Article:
Is there real scope to change the SDGs so as to include more meaningful indicators of enhanced financial protection? If yes, I would suggest another indicator: the degree of "hardship financing" people are exposed to; in many instances, people must borrow money with interest, liquidate savings or sell assets in order to pay for their health expenditures. The cost of interest is additional to the cost of care, and there is evidence that it can be considerable, and occur not just in cases of inpatient care but also for outpatient care and even maternity care. As hardship financing occurs everywhere, and can be expressed as % of income (or a proxy, such as monthly per capita expenditure), it is more relevant that limiting the measurement to the healthcare costs, or - as proposed in this blog earlier - to only the rather limited segment of cases where healthcare expenses cost more than 10% of income. The cost of the money to pay for healthcare is no less catastrophic than the cost providers charge, and therefore hardship financing may be a more pointed indicator. One could of course easily devise a combination of both types of costs, but I would think that "hardship financing" is sufficient by itself.
It is certainly more meaningful than counting the number of people that are insured, because

Archana Joshi
March 25, 2016

Household spending on treatment is difficult and expensive to measure as each episode of illness for which expenses are incurred and follow-up visits will have to be tracked. Instead, how many private health providers provides cashless services and no. of IPDs (in-patients) and bed occupancy in govt. health facility per First Referral Unit are better substitutes to measures OPE on health care.

Florence Mbogu
March 26, 2016

Thank you for the mail on Health and the SDGs: Out of the doldrums, heading for the rapids.Most of the issues raised are facts that need to be addressed properly for SDGs Strategy to work well in Countries alike. I also support the last paragraph of the article on:
The important thing is we get away from the rapids—from thinking we can capture UHC by counting “the number of people covered by health insurance or a public health system” to focusing on households’ spending on health services. I suggest that Nigeria be included in the study of countries implementation level to help give us clue to the degree of implementation and impact of out of pocket financial drain and poverty outcome and death indices truly present in some countries to help guide decision taken. We all contributed during the beyond 2015 agenda based on our experiences and countries perspectives, but unfortunately it is only a few that will seat and take decisions based on their own convictions. Kindly check out financial household out of pocket expenses of countries UHC or NHSS that do not cover Non-communicable diseses in the scheme.It will be really too bad if at the end these issues are neglected. Thank you.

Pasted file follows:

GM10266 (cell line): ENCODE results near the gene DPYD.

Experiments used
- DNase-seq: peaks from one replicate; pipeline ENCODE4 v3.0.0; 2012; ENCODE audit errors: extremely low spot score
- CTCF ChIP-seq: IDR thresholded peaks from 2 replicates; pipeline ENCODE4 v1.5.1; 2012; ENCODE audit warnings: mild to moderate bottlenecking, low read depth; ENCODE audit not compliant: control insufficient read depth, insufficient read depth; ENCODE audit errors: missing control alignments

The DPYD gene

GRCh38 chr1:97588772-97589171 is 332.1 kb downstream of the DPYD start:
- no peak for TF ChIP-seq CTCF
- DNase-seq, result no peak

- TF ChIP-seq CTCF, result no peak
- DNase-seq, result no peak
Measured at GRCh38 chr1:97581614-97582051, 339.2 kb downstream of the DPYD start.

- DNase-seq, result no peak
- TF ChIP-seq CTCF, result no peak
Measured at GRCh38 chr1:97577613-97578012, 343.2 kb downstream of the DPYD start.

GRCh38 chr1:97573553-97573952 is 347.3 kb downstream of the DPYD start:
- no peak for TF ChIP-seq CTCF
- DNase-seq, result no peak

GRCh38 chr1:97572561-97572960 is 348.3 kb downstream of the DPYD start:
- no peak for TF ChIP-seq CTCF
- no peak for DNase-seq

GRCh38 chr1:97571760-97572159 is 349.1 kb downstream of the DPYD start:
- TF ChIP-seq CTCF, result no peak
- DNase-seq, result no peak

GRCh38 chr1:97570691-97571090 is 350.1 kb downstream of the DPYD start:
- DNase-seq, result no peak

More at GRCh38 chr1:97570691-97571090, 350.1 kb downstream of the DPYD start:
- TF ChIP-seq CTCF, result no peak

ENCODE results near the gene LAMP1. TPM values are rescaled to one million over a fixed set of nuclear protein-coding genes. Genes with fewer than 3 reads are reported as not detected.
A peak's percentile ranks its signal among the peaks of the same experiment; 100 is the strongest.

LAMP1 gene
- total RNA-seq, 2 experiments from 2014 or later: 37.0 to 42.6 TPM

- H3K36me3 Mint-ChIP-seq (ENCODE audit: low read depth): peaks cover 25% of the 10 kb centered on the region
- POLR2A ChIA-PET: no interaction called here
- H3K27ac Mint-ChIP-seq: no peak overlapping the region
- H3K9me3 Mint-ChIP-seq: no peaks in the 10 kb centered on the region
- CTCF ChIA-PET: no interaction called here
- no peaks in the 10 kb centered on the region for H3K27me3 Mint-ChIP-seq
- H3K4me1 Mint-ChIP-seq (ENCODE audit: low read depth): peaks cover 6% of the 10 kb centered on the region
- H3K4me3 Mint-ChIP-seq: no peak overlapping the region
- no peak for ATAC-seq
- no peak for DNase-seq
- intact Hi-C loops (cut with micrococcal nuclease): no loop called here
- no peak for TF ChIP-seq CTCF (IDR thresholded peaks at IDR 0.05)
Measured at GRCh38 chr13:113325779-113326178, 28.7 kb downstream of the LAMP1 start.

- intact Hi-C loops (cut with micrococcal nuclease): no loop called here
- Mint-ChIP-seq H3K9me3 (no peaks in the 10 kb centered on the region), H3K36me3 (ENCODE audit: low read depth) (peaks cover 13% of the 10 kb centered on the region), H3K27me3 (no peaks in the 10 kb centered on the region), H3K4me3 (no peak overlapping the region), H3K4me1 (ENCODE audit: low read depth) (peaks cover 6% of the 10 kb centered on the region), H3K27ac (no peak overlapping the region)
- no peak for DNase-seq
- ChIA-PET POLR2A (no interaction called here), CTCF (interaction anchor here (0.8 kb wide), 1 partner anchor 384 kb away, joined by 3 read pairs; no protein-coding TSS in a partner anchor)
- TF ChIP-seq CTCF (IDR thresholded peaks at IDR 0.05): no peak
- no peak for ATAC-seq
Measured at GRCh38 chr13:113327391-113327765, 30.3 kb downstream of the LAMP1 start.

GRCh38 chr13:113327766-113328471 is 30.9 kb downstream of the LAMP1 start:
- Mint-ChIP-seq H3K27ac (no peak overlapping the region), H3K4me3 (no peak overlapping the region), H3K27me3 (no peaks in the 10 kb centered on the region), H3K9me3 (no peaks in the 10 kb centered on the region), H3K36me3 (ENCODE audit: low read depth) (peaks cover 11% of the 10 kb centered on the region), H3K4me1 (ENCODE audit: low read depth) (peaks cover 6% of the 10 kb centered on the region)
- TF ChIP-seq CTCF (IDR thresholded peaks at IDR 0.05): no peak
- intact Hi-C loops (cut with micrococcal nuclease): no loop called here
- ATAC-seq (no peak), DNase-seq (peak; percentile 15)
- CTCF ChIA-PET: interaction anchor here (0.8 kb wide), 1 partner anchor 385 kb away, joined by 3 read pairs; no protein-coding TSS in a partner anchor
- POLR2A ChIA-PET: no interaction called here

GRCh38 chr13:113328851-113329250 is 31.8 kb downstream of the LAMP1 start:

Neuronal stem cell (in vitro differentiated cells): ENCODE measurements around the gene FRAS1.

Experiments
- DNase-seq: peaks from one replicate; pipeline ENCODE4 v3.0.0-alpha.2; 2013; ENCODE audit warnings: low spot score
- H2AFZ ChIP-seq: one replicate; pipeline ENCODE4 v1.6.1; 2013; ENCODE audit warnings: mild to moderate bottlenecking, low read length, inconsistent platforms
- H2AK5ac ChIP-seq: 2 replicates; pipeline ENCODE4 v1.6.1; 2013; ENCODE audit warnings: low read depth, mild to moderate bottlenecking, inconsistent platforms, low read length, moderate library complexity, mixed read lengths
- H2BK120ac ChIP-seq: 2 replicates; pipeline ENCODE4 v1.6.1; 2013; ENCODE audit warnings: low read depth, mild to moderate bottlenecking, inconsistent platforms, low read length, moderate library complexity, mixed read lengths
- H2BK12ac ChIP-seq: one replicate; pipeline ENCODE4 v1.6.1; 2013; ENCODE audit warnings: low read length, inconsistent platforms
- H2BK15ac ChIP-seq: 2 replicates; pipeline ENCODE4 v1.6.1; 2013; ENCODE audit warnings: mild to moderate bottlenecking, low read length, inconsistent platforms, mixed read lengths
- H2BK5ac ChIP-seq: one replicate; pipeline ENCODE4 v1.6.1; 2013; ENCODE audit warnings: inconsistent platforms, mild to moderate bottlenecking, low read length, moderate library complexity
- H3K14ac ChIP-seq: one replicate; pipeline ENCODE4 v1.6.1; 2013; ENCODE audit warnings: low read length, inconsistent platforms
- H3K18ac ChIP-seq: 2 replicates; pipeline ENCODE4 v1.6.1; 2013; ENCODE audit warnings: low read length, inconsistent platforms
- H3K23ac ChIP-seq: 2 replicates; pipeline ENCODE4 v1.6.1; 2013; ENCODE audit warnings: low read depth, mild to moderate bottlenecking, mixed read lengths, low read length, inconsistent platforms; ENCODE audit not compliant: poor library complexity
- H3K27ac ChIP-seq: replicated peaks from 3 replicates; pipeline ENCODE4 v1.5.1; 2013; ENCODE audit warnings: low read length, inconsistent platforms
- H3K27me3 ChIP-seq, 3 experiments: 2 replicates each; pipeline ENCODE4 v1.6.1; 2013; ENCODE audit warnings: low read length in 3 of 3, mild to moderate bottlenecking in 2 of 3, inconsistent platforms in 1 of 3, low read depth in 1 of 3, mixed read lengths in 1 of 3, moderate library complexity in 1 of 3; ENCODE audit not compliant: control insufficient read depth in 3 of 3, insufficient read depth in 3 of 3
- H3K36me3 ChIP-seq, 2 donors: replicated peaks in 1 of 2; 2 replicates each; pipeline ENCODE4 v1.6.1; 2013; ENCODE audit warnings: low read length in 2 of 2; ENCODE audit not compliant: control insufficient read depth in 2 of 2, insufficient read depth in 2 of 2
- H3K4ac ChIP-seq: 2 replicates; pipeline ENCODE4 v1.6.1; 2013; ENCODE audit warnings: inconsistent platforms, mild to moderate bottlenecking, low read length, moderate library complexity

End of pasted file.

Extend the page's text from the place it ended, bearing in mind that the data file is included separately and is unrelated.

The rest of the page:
Time to change tack

Georgina Smith
March 26, 2016

this article is a good start, but may well lead somewhere else than more money for healthcare (more income of doctors, medicines, and clinics) .
Scandinavia (link below) suggests that actually the best way to get to the SDGs is to just give people money so they can buy food (and the 1 billion hungry people will be healthier, per dollar spent, than if governments keep funding corrupt health ministries) . Once that is accomplished, governments have to provide public goods where they do not exist, but are needed.
Except for infectious diseases, sanitation, water, pollution , and similar issues where governments have to manage very large externalities, "healthcare" is mostly a private good. Please read about Finland initiative to get rid of government social services providing private goods:
What you write is also misleading and surprising to find errors on an official webpage:
The international community now has 17 SDGs for 2030.
The goals are further split into 169 targets.
There is one health goal, split into 13 targets. One of the targets is UHC; UHC is but one of 169 targets.
UHC is but one of the 13 health targets.
Undeterred by this signal that universal access to health care is not the main concern that the world's governments approved and that health outcomes (especially prevented diseases!) the World Bank blog frequency is about 1 about UHC : 5 about all the other 169 targets.
UHC is certainly a populist target. It will make the healthcare industry bigger and more profitable. Dollar-for-dollar healthcare is not an effective way to improve the health of poor people. Public health measure are far more impactful, cost less, and keep people from getting ill in the first place.
Poor people, especially, deserve conditions where they STAY healthy. It is so sad that we cannot so far read about World Bank targets for preventing illness.
Lucy Winters, MPA

Curtis Doebbler
March 28, 2016

This is a good comment not only on how the SDG indicator work has gone off-track, but also why UHC is not the right direction to go. UHC is seen as insurance coverage by most of its supporters, especially Americans. Obama-care is the classic example of an insurance-based approach to UHC, is welfare for health insurance companies that guarantees them profits as long as they don't squander their revenues.
More sensible and meaningful would have been a rights-based approach to health. This would have emphasized the State's responsibility for enduring actual health coverage--not merely insurance coverage. Unfortunately the World Bank and WHO gave upon or even opposed this. When civil society belatedly called for a rights-based approach to health at the 2014 DPI/NGO Conference, the World Bank and WHO largely ignored them and sometimes even spoke against them.
Even now, as this comment indicates, the Bank is still wandering the wilderness of old economic solutions.
The proposed out-pocket indicator--just like WHO's reasonable suggestion for a vaccination coverage indicator--makes sense in the business-as-usual economic focus on UHC, but it won't get us any closer to protecting peoples health. Just like 70 years of classical development paradigms have left most of the most vulnerable people in the world further from the wealthiest people in the world, so does a economic-based UHC merely attempts to coverup the problem instead of resolve it.